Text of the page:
In late 2007, I was going to the gym pretty regularly for a while, walking on the treadmill.  I noticed that I always felt somewhat off-balance and had to hold onto the handrail because I was afraid of falling.  Some days this was worse, other days it began to be a little bit better, but it was always there.  I actually stopped going after three incidents that petrified me: one was when the treadmill I was using started to pick up speed all by itself and I was scrambling to keep up and not fall, and two other times, the belts slipped while I was walking.

I looked back to my old diary and re-read some entries from that time.  Here is part of one:

knowing why i am unbalanced
Thursday, Dec. 06, 2007 4:41 pm

I’ve never been especially steady on my feet. I was never athletic. As a kid, I was always tripping over my own feet, and as an adult, I can be standing perfectly still, talking to someone, and suddenly stumble backwards. I always have at least one bruise on one of my arms from walking into doorways, and at least one bruise on one of my legs from walking into furniture. I just figured I’m clumsy because I was never athletic, and that the stumbling backwards thing was from being overweight, since I know that being overweight can affect a person’s center of balance.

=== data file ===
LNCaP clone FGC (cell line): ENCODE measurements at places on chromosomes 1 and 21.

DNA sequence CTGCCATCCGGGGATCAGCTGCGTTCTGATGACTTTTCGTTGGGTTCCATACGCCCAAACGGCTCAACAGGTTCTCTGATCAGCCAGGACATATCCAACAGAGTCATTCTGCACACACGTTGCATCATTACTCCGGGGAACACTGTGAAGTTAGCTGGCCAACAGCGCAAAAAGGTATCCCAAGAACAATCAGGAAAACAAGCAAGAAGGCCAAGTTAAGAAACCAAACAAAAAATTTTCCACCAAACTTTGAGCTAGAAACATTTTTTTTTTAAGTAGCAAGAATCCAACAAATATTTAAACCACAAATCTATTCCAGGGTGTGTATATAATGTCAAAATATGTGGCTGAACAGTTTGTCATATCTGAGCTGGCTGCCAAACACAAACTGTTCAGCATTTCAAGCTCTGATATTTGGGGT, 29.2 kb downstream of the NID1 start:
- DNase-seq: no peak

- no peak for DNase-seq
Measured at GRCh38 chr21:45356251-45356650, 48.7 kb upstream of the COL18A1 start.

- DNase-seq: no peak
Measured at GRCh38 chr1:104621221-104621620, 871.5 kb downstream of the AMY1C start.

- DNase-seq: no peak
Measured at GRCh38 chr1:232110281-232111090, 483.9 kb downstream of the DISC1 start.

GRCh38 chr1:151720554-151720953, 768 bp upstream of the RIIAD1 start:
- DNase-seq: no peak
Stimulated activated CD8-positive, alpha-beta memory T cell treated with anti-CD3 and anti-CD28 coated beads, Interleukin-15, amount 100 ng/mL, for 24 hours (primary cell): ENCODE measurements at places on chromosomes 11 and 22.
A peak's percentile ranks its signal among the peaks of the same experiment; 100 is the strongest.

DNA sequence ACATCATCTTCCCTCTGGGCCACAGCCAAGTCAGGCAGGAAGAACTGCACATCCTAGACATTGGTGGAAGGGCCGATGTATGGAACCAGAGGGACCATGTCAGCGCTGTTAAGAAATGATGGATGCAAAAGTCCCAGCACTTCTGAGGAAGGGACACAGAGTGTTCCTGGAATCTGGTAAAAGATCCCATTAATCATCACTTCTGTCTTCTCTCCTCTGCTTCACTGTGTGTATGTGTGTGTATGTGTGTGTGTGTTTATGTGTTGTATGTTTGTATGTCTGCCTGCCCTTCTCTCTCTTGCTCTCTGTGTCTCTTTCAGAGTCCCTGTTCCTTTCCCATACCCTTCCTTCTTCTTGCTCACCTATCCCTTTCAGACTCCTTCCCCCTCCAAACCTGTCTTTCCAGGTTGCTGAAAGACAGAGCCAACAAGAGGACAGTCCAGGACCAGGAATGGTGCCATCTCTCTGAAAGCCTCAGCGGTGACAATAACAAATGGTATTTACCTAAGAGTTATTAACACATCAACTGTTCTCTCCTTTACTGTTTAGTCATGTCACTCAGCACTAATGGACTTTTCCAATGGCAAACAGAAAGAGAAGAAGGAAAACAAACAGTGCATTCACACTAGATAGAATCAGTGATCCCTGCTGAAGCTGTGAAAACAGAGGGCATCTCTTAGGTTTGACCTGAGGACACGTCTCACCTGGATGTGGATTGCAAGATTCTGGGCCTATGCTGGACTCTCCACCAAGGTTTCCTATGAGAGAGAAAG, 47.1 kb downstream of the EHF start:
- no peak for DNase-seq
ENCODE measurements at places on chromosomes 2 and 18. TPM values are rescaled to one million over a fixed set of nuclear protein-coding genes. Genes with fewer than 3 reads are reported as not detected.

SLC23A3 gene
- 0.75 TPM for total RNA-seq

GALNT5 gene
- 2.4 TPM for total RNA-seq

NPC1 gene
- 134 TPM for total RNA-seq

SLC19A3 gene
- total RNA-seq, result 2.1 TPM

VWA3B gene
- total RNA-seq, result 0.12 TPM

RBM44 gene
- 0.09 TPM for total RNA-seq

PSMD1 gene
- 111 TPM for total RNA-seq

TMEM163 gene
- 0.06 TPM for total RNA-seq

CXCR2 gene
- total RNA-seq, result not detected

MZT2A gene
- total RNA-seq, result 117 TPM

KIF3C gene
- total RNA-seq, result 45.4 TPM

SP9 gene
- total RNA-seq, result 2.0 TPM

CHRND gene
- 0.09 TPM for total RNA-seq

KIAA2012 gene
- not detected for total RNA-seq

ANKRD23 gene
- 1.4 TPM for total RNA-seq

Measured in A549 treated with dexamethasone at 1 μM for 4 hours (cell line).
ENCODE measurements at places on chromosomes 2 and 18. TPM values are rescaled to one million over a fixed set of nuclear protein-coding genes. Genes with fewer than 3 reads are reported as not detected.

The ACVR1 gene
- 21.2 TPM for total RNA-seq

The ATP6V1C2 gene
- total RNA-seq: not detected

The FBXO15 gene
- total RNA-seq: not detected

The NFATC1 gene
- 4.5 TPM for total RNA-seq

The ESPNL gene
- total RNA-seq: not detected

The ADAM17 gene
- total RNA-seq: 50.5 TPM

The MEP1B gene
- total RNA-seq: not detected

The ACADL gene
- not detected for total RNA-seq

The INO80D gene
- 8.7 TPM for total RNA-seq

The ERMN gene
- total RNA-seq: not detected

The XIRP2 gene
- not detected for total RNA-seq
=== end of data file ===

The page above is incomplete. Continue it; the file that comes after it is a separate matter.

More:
Well, I’ve noticed, since I’ve been walking on the treadmill semi-regularly for a little while now, that some days I feel less steady than other days. I always have to hold onto the hand rails. I look at some of the other women there, and they’re walking without holding on, pumping their arms or reading or drinking water while they walk, and I’ve been in awe of them, thinking *Sigh.* Someday. Someday I’ll lose enough weight, or get more used to the treadmill, or get in better shape, or whatever it takes to feel steady enough to let go and drink water while I walk.

But some days, I can loosen my grip on the hand rails and feel ok about it. I haven’t quite let go yet, but not having to hold on so tight is a huge relief, since my hands ache easily.

And then there are the other days . . .